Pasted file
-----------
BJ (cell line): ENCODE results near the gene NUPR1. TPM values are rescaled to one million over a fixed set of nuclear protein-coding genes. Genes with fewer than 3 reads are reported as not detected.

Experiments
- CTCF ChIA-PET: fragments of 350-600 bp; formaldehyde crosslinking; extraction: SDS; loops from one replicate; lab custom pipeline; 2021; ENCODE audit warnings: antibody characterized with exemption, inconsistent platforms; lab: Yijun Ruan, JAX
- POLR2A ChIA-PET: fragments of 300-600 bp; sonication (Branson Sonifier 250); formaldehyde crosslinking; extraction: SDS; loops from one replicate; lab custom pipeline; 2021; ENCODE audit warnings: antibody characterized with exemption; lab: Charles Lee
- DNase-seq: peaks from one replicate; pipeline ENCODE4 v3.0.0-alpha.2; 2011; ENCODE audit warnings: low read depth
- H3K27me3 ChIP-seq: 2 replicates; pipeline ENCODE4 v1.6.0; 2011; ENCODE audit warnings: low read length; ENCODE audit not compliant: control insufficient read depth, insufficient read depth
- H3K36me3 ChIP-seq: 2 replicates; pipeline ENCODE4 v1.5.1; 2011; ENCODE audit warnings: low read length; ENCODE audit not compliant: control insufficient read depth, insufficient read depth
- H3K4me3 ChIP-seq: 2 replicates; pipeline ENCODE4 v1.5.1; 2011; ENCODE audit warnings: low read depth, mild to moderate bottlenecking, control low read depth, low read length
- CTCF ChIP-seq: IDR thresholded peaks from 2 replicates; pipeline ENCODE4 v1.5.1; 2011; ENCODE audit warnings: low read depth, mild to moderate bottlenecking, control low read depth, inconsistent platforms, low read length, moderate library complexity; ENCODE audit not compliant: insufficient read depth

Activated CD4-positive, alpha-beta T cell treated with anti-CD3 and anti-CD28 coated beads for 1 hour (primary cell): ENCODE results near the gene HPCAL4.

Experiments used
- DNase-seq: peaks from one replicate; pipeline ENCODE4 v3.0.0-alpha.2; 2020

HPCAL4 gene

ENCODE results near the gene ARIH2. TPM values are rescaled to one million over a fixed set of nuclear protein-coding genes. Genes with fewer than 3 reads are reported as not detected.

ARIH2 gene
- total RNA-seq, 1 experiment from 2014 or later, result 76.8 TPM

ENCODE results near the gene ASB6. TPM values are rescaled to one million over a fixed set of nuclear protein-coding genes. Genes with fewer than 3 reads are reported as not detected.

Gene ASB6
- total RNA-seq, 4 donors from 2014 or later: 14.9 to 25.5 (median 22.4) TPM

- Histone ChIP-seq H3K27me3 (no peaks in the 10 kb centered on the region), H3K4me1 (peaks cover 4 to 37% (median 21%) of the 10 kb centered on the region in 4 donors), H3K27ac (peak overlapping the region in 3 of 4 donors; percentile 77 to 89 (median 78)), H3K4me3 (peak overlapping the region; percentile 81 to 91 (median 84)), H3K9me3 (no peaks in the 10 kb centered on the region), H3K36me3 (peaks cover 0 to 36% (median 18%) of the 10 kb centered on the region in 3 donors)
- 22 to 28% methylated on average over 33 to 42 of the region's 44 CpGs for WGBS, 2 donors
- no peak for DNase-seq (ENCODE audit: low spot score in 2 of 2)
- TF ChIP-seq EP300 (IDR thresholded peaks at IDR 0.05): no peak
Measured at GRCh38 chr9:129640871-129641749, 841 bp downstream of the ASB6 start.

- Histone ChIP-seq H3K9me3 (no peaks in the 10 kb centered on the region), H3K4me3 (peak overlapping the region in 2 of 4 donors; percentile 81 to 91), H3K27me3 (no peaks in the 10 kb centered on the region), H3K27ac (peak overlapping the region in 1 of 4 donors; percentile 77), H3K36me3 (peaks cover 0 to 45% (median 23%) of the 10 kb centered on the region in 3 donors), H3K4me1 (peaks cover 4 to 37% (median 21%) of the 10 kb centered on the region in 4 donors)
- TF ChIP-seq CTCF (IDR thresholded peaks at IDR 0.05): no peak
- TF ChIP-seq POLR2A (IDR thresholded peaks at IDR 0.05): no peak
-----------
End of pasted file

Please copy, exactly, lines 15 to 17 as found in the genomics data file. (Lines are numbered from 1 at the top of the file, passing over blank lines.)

ARIH2 gene
- total RNA-seq, 1 experiment from 2014 or later, result 76.8 TPM

ENCODE results near the gene ASB6. TPM values are rescaled to one million over a fixed set of nuclear protein-coding genes. Genes with fewer than 3 reads are reported as not detected.